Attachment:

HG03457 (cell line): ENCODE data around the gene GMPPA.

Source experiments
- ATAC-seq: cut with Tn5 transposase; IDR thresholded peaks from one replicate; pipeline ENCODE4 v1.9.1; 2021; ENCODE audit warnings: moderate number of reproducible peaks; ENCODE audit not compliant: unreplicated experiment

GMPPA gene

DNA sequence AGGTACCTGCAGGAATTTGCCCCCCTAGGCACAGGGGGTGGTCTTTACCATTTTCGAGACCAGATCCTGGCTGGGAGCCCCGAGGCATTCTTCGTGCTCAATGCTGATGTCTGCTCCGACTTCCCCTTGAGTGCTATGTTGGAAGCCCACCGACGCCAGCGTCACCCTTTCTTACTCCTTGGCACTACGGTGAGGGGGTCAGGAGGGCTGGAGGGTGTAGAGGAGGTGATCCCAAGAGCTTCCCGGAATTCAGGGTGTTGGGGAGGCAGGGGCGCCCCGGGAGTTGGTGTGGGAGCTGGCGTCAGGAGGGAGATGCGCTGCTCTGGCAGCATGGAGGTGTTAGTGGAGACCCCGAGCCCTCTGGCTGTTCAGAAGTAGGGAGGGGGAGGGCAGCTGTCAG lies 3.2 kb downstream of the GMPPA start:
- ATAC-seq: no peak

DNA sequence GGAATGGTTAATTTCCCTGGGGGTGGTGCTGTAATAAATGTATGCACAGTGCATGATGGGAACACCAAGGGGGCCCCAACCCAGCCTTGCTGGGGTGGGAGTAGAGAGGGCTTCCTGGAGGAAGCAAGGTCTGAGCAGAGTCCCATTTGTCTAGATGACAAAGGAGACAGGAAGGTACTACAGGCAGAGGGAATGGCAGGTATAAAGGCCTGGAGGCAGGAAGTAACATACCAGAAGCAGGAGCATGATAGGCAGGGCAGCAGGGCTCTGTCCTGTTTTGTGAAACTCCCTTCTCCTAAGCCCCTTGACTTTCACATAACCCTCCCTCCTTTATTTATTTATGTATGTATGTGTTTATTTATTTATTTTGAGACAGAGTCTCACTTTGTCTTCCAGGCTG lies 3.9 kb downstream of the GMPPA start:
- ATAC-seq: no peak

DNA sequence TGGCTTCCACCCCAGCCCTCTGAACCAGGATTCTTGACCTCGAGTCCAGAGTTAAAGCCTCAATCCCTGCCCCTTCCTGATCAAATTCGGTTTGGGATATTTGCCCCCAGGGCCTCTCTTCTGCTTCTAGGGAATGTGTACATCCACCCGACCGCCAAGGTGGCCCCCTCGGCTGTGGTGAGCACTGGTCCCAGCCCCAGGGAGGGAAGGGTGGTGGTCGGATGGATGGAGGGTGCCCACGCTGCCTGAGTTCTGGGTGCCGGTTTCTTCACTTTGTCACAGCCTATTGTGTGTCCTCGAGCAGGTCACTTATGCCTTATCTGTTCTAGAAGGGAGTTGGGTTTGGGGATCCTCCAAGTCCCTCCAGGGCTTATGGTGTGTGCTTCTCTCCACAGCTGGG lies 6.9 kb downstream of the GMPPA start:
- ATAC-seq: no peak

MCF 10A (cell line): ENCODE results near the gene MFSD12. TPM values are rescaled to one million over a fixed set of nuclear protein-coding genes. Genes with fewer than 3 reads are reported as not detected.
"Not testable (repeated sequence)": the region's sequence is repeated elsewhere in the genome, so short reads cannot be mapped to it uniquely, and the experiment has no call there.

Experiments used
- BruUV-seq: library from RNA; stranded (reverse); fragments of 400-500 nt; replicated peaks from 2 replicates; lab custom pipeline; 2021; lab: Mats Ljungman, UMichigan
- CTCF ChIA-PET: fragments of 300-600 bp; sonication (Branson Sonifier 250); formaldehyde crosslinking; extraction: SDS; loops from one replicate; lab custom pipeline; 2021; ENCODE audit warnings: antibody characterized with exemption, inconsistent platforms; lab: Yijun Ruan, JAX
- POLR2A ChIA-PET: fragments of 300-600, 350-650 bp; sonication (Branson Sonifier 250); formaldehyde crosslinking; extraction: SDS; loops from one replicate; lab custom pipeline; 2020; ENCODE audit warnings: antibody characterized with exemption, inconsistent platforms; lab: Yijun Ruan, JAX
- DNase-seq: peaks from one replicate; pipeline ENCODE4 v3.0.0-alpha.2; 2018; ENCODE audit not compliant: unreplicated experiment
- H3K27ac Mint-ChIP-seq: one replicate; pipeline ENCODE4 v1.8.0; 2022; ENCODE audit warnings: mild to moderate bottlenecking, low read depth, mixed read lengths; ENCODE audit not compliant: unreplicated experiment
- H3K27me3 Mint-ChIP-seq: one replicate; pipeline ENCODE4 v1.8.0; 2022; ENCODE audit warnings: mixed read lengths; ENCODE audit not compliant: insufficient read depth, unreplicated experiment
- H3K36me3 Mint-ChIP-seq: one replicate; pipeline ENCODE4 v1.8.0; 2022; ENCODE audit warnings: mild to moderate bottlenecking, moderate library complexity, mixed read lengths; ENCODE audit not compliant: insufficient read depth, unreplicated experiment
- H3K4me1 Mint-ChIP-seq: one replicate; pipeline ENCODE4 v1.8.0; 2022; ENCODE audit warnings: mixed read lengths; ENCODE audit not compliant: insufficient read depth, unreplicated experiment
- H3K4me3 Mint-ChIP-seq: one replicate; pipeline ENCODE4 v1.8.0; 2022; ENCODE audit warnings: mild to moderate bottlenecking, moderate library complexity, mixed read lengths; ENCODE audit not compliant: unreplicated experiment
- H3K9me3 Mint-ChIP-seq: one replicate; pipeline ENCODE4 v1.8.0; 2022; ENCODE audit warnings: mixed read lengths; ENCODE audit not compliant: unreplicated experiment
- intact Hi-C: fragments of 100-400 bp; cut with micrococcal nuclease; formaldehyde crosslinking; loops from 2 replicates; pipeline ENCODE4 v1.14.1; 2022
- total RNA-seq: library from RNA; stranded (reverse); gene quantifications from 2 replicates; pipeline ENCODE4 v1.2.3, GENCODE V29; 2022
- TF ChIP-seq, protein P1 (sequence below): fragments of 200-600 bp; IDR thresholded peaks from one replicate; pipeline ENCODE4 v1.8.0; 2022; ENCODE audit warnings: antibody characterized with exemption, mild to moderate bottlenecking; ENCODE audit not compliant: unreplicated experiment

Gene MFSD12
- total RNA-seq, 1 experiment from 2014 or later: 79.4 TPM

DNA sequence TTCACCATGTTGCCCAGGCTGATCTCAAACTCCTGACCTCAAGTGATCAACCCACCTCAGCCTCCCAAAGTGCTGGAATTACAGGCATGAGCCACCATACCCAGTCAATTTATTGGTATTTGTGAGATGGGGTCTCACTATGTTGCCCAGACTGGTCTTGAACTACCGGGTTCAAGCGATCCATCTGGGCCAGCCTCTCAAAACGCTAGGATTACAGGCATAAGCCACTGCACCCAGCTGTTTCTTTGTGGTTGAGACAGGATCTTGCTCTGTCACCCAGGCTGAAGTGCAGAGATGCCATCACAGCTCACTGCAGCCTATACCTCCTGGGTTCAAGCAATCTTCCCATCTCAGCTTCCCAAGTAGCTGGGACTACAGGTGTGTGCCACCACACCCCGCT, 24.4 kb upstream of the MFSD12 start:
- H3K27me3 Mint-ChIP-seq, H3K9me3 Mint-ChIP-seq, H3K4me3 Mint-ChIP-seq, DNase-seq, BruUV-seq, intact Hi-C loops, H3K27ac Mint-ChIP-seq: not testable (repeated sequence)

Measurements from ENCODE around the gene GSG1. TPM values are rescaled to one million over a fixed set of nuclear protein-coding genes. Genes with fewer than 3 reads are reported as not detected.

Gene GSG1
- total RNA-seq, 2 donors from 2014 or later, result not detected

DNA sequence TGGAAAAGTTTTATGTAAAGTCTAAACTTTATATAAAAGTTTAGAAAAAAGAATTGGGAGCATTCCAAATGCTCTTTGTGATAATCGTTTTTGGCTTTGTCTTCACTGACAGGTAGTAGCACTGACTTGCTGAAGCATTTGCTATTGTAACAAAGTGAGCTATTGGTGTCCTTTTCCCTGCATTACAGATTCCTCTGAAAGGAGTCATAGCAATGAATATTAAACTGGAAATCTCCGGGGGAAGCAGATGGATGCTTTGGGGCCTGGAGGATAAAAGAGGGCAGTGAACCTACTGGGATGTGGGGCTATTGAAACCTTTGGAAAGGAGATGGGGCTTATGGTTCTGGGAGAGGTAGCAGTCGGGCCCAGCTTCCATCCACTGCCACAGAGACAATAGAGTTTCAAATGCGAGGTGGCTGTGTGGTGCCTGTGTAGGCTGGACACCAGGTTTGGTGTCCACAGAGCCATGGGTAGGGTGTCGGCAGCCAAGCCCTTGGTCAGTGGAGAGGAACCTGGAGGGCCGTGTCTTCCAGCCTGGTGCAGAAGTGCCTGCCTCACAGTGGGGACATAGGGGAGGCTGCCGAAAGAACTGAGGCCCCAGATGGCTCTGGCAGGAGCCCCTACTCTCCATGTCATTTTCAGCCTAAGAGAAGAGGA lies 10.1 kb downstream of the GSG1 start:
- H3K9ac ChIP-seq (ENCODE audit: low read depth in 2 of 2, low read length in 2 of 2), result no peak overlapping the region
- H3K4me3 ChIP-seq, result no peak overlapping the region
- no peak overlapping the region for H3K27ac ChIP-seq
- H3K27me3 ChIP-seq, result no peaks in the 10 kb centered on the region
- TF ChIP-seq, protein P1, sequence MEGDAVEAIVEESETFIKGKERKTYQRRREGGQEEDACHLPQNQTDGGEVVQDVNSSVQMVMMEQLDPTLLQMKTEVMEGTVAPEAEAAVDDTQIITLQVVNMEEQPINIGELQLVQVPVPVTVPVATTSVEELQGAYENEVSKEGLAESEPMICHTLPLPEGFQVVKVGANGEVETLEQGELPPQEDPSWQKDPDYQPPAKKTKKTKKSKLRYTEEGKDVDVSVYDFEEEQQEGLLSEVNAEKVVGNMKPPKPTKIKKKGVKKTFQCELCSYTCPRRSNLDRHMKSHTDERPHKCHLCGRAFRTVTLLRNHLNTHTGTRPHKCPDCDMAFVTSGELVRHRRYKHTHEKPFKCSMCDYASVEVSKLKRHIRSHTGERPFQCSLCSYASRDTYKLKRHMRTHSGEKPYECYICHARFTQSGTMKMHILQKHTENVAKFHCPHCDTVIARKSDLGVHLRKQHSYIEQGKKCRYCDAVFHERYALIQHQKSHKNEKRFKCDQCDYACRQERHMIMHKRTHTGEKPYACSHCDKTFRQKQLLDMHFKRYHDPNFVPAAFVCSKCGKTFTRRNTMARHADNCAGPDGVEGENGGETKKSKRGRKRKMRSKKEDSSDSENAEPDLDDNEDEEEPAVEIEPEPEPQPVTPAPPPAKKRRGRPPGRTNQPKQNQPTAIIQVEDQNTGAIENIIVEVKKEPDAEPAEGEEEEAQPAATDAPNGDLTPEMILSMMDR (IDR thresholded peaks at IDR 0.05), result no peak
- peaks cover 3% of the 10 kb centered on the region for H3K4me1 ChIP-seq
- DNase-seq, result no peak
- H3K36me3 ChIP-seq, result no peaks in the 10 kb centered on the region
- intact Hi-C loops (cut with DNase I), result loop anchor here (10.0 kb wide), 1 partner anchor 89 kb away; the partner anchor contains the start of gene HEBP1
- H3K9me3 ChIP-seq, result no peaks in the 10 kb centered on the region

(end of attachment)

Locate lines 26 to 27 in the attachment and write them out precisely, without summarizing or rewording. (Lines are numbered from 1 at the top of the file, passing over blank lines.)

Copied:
- TF ChIP-seq, protein P1 (sequence below): fragments of 200-600 bp; IDR thresholded peaks from one replicate; pipeline ENCODE4 v1.8.0; 2022; ENCODE audit warnings: antibody characterized with exemption, mild to moderate bottlenecking; ENCODE audit not compliant: unreplicated experiment

Gene MFSD12